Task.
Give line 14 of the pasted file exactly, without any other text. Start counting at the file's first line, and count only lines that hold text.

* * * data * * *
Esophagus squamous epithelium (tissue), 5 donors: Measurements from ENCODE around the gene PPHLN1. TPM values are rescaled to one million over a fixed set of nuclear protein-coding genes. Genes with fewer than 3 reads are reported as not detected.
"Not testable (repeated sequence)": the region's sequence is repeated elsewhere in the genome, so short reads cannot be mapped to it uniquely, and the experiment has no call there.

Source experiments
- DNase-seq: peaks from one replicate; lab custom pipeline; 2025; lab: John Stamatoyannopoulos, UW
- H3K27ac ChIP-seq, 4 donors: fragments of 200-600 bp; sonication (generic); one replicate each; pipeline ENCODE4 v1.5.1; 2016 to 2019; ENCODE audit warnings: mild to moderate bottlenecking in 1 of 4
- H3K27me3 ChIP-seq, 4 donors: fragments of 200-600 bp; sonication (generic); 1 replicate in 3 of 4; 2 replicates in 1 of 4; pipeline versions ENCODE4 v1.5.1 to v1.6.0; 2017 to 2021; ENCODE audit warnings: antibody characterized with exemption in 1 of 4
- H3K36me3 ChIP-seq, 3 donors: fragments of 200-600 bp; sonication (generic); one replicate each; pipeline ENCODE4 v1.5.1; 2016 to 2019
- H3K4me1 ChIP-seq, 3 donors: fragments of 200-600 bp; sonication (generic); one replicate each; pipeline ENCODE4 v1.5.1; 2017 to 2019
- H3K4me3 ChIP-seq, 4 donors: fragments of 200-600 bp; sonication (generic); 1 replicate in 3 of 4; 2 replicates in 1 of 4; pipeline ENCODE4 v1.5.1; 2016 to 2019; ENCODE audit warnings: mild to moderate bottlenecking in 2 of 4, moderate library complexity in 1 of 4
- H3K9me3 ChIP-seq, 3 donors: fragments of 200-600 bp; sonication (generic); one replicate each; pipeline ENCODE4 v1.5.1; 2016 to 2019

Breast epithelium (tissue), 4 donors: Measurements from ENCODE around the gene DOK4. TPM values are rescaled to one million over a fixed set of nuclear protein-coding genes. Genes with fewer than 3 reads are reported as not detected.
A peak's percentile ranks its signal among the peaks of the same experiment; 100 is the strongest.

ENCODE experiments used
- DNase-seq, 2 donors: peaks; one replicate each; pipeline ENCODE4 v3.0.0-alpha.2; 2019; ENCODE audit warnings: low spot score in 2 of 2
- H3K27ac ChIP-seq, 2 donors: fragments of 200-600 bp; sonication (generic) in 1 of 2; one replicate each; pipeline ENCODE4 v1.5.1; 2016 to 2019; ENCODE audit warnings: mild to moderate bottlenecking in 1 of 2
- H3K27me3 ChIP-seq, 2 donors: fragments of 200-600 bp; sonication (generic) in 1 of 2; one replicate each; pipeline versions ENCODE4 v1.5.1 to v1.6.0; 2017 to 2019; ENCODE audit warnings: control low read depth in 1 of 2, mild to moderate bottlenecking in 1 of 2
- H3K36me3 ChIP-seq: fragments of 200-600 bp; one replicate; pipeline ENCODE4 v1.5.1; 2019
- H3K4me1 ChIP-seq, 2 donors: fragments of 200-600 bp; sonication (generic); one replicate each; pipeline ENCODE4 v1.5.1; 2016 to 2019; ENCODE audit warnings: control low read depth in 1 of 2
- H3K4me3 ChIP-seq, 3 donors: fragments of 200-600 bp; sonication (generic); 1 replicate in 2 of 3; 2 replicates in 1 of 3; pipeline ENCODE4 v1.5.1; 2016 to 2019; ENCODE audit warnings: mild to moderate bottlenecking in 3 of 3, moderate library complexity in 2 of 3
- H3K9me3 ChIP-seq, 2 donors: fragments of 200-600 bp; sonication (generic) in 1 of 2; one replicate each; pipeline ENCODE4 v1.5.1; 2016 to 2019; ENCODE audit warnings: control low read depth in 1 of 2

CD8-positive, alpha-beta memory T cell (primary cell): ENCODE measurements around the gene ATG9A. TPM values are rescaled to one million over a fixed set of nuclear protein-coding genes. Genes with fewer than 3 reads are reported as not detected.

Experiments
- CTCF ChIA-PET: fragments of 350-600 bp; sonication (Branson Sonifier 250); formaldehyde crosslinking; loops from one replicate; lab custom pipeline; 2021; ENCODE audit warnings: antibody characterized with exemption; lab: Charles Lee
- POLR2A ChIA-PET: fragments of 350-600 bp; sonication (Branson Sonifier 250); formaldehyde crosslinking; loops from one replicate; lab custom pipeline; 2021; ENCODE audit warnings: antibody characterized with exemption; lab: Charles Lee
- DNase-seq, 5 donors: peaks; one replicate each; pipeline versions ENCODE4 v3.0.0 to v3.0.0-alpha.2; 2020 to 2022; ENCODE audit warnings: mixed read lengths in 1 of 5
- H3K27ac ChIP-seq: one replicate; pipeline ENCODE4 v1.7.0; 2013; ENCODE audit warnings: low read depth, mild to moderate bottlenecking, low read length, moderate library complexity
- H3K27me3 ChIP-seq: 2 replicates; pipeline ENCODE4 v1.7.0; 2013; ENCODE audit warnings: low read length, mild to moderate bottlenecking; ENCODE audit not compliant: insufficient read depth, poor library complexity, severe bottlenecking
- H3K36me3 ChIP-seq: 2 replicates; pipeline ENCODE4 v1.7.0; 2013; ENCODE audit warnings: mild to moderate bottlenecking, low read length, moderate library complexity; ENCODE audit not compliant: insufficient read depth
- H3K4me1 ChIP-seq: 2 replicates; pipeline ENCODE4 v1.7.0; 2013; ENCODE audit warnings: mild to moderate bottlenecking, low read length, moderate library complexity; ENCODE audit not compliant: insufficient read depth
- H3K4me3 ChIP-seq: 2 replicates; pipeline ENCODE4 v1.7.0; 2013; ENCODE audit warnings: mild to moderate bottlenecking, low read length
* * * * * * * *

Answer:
- DNase-seq, 2 donors: peaks; one replicate each; pipeline ENCODE4 v3.0.0-alpha.2; 2019; ENCODE audit warnings: low spot score in 2 of 2